Sometimes we have to stop and reevaluate the direction we’re going in



One of the things I’ve shied away from since beginning my new life as a single Dad, is the brutal honesty that once filled the words on these pages.  When I made the change to The Autism Dad from Lost and Tired, my goal was to tell a new story about our new lives.

Somehow along the way, I got into a rut and just haven’t found the words to dig myself out. 



Going forward, I plan on returning to the sometimes uncomfortable truth about my life raising 3 boys with Autism. 

That’s not to say I haven’t been honest until now because I have.  It’s just that I shied away from the some of the things I should have been sharing because my confidence had recently been shaken and I just wasn’t in a place to write that way..

One of the reasons so many people followed me was because of that honesty and transparency.  It helped them to realize that they weren’t alone in their struggles and that someone out there understands.

Writing the two pieces on Autism Awareness month felt so good and that helped me to realize where some of my stumbling blocks were. 

Going forward, if reading about the very real struggles of an Autism family makes you uncomfortable, simply don’t read it…. ☺

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8 Comments on "Sometimes we have to stop and reevaluate the direction we’re going in"

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Kim Gebhardt
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Regarding your posts on Autism Awareness month, what exactly do you want to see change? You’ve laid out why you don’t particularly care for Autism Speaks, but it’s because of organizations like them that people are more aware of autism and what it is, and because of that, your kids have more help and benefits than they would have 30 years ago. Schools to teach special needs kids and give them IEPs weren’t around. Your kids would have simply been in public school and been labeled ‘the bad kids’ or ‘the shy kids’ or ‘the weird kids’ or ‘the stupid… Read more »
Kim Gebhardt
Guest
But they do help families, just not by handing checks to individuals. What they do is grant money to programs which in turn help individuals/families. You mentioned in another reply that Autism Speaks spends most of their money paying inflated salaries. Well, I looked at their financials and that’s simply not true. In 2014 they raised $57 million and had an admin fee of 5.1%. Do you realize how low that percentage is? Komen is almost double that. I run a non-profit and my admin fee is 5.5%, and my salary takes up about 40% of that. 5.1% is outstanding,… Read more »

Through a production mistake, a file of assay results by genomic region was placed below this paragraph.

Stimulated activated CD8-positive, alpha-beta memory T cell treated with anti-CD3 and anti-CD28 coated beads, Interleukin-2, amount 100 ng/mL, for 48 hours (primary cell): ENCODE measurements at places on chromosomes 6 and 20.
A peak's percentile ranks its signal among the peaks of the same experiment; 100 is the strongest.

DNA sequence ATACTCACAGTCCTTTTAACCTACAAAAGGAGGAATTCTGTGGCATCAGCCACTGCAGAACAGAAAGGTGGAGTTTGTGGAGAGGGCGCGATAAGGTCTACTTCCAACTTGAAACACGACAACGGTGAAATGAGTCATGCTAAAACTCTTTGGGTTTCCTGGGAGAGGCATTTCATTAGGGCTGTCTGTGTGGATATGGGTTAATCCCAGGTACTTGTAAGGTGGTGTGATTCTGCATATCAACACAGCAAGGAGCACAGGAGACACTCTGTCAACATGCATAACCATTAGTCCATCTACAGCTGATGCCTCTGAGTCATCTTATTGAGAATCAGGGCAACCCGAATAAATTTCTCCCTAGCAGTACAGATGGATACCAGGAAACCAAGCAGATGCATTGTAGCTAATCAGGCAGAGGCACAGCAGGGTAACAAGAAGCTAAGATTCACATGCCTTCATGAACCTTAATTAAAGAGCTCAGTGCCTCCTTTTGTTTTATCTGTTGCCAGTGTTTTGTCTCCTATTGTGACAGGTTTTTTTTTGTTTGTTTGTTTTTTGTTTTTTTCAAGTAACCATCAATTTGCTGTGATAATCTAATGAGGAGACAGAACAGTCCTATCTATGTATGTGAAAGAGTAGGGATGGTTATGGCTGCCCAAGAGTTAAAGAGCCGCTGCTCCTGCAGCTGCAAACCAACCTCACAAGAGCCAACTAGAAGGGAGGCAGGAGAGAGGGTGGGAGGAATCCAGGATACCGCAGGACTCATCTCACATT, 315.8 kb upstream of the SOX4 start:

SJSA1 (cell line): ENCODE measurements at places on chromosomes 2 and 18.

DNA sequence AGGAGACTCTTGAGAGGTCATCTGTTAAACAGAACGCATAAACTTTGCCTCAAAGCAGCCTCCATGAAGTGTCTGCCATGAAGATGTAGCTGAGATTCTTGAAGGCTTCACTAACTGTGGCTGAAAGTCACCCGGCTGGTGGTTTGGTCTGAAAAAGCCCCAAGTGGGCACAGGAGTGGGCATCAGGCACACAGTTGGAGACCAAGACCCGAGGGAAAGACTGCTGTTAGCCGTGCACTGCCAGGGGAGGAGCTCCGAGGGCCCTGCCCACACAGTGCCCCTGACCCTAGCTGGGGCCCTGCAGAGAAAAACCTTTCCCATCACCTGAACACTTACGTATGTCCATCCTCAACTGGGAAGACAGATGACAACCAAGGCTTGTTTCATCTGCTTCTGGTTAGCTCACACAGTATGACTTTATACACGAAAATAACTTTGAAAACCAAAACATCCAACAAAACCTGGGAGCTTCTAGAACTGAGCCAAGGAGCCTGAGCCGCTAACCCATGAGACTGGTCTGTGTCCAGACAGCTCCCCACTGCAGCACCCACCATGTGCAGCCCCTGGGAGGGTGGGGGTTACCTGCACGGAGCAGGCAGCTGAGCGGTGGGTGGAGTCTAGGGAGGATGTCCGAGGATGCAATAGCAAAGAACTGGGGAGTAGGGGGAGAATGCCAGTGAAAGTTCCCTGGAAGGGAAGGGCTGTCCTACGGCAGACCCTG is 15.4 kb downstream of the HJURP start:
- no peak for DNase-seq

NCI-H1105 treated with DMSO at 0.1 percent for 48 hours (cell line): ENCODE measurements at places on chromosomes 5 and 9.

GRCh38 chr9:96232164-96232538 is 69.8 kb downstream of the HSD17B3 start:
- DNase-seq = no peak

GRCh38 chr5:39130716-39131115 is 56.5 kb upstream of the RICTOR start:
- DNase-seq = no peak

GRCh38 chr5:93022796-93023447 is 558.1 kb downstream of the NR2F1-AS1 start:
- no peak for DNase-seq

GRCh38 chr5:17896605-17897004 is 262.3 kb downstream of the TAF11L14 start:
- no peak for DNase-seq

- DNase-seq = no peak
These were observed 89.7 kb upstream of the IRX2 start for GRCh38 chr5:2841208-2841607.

Rob Gorski
Guest

Here's a question… What are the pros and cons to Autism Speaks? There's so much controversy surrounding them and…

Posted by The Autism Dad on Sunday, April 3, 2016

Check it out and you’ll see the general feeling towards them.. ☺

Kim Gebhardt
Guest
I understand the feeling towards them and I even understand why some may feel as they do, but I don’t think they’re quite the monsters people make them out to be. Question: I know you love your kids and say you wouldn’t change them for anything, but if you could take away even one of Gavin’s disorders and give him a better and more independent life, wouldn’t you do it? How about if you could wipe Elliott’s anxiety away or take away Emmett’s sensory issues? Would you do that? I see people comparing AS to Nazi Germany and thinking that… Read more »
Jimmy Rock
Guest
Kim, for all the good it has done, AS has historically had a very disturbing attitude towards autistic individuals. Considering it is the most influential and well known organization of its kind, there has existed a bizarre disconnect between it and the community it represents. Recent changes in their leadership and recent appointments of 2 autistic individuals to their executive board, as well as the resignation of their longtime chairman of the board (and new appointment) is hopefully a positive sign. I could really delve into this but people who are far more articulate than me, many of whom are… Read more »
Rob Gorski
Guest

Very well said. Kim, that’s what I was trying to get at but my brain isn’t firing on all cylinders today…

Thanks Jimmy… Very, very well said…. ☺

Kim Gebhardt
Guest
Hi Jimmy, sorry for the super delayed reply but life got in the way last night. 🙂 I hear all that you’re saying and I think on the surface, having autistic people on the Board makes perfect sense. However, when you scratch the surface and look at the rules and regulations of the non-profit world, it’s not quite that easy. I run a non-profit. I cannot add or subtract ANYONE from my Board without meetings and Board approvals and resolutions and a host of other criteria. Secondly, I cannot have anyone on my Board who may benefit from the services… Read more »
Jimmy Rock
Guest
Kim, i appreciate your knowledge of the mechanics of non-profits but this isn’t about the rigors of board appointments. My post referenced the fact that previously appointed autistics to the AS board had resigned because of the organization’s philosophies. I also expressed optimism because of their recent appointments of autistics to their board (including Stephen Shore- look him up) the resignation of their chairman, and other executive moves. Not sure why you thought I was suggesting that AS simply needed to “put someone on the Board”. The problems that AS has have nothing to do with potential conflicts of interest… Read more »
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